Nurturing the Under-represented in Top Posts
BY VALERIE P. TRUESDALE/School Administrator, March 2020

Valerie Truesdale
Ten years ago, I was humbled to be recognized with AASA’s first Women in School Leadership Award. I distinctly remember walking up the steps to the National Press Club in Washington, D.C., with Dan Domenech, AASA’s executive director, and asking him if there were any points he’d like for me to highlight in my brief remarks to the news media.

He responded this way: “We are so excited that recent data now indicate that 25 percent of superintendents are women.”

I was stunned. How could it be that only one-fourth of school system leaders were female in a profession dominated with over 75 percent women? Last month at our national conference in San Diego, AASA awarded the 2020 Women in School Leadership award — and still only one of four top school system leaders is female.

In the late 1980s, I was privileged to support the Minority Administrator Program at the University of South Carolina where I worked with an incredible mentor, Aretha Pigford. Advancement for women and people of color into the role of superintendent has not improved significantly in all these years.

Because of the mentoring I received from Pigford and others since then, I have made encouraging, nurturing and advancing talent a priority throughout my career. I am immensely proud of the success of educators with whom I have served over the years as we sought to improve conditions for children and their families. Every leader who is blessed with the opportunity to uplift others has a responsibility to do so. Encouraging women and other under-represented populations to stretch toward the highest leadership roles is our individual and collective duty as teachers first.

AASA’s Commitment
AASA has a stated commitment to advancing women and people of color into school and district leadership and advancing them. The association’s National Women’s Leadership Consortium cultivates skills and dispositions among 25-30 female superintendents each year.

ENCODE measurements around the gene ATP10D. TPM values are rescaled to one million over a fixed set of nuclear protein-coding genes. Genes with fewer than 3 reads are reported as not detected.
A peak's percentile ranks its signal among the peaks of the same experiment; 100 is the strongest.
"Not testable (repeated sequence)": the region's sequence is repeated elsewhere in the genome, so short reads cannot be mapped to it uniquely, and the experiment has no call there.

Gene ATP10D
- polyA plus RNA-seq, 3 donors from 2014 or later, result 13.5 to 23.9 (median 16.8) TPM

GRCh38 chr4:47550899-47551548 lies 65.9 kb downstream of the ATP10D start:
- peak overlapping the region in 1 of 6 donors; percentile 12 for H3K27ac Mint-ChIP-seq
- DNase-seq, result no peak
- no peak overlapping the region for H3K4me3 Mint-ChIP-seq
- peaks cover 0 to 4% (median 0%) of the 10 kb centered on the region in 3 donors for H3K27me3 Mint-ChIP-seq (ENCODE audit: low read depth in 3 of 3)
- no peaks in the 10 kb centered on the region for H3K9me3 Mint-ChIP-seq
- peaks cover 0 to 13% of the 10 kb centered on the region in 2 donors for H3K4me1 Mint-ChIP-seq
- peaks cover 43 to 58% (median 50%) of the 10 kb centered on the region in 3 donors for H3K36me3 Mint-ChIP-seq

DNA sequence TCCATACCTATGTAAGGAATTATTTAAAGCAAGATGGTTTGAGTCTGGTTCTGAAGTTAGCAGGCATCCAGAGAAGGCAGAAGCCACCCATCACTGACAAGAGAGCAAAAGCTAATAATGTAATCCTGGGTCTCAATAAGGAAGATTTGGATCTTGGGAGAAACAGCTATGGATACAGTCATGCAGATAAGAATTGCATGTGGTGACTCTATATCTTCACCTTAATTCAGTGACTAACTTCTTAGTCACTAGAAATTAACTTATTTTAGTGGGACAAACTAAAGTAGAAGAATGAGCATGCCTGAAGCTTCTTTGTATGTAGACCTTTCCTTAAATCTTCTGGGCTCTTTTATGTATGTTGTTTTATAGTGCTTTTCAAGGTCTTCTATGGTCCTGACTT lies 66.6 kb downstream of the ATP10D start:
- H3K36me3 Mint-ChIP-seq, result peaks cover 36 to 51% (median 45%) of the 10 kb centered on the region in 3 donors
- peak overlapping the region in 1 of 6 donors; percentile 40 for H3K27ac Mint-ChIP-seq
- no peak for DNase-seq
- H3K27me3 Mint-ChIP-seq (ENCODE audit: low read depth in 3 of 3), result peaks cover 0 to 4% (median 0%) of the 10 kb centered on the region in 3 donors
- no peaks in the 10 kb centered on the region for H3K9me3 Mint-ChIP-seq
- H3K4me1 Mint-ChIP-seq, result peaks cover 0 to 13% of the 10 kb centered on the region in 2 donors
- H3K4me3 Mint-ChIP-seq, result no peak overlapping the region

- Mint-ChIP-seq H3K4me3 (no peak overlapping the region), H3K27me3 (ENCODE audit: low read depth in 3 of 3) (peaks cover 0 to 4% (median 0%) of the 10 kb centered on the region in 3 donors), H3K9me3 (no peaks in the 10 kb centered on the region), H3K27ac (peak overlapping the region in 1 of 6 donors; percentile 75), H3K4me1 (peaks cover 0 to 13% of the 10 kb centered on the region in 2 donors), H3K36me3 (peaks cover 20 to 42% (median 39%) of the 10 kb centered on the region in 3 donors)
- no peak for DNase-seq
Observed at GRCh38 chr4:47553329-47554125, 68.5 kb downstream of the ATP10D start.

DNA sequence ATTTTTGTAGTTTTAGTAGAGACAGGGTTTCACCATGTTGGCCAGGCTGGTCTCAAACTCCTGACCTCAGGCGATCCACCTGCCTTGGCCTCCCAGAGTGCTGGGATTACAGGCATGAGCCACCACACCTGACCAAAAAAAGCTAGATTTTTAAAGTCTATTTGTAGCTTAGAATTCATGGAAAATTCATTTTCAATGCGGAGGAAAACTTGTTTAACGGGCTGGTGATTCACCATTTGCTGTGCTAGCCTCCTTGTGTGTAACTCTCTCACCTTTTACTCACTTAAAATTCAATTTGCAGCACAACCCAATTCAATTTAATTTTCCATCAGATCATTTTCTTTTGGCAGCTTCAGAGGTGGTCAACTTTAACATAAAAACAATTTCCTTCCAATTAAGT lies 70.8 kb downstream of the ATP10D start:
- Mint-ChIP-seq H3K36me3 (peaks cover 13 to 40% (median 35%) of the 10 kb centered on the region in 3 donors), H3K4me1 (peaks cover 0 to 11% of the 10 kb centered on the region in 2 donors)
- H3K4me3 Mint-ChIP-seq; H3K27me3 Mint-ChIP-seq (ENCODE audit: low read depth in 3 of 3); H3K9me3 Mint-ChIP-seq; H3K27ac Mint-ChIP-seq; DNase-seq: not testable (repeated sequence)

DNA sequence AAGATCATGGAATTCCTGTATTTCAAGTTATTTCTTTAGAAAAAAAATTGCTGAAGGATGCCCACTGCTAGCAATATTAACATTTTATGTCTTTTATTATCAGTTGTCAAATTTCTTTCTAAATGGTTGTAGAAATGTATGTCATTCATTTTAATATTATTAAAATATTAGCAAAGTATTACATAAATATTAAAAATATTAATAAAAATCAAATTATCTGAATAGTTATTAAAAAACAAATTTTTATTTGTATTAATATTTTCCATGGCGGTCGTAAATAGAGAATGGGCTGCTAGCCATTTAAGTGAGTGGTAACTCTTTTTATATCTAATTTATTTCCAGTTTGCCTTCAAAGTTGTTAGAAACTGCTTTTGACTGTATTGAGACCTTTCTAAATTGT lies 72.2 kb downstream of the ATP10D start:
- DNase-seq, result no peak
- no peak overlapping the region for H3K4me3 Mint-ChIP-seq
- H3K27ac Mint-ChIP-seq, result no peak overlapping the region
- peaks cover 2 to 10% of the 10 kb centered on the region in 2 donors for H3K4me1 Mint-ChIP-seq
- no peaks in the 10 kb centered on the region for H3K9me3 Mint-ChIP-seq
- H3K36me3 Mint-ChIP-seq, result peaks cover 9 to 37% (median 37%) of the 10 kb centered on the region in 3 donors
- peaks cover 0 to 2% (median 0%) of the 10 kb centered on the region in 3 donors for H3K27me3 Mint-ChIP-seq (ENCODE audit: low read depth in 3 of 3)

The 2020 consortium will carry a theme we are calling WELLness — Women Educators Leading Learning (#AASAWELL) — and will be held May 6-8 in Stone Mountain, Ga. The theme reflects the need for school and district leaders to be mindful of balancing emotional and physical sides to make fitting decisions in support of children. Leadership wellness matters.

Last October, AASA launched the Aspiring Superintendents Academy® for Female Leaders with 35 participants from 15 states, taught by an all-star faculty of five female superintendents in the San Diego area. Though national representation of female superintendents sits at 25 percent, women occupy more than 60 percent of top education jobs in the San Diego area. Their culture of intentional attention to developing a diverse talent pipeline is worthy of study and emulation.

Even though the percentage of women appears stuck on a plateau and the low percentage of top leaders who are people of color is of deep concern, AASA’s commitment to increasing opportunities for women and minorities is not wavering.

VALERIE TRUESDALE is assistant executive director at AASA in Alexandria, Va. Twitter: @valerietruesdal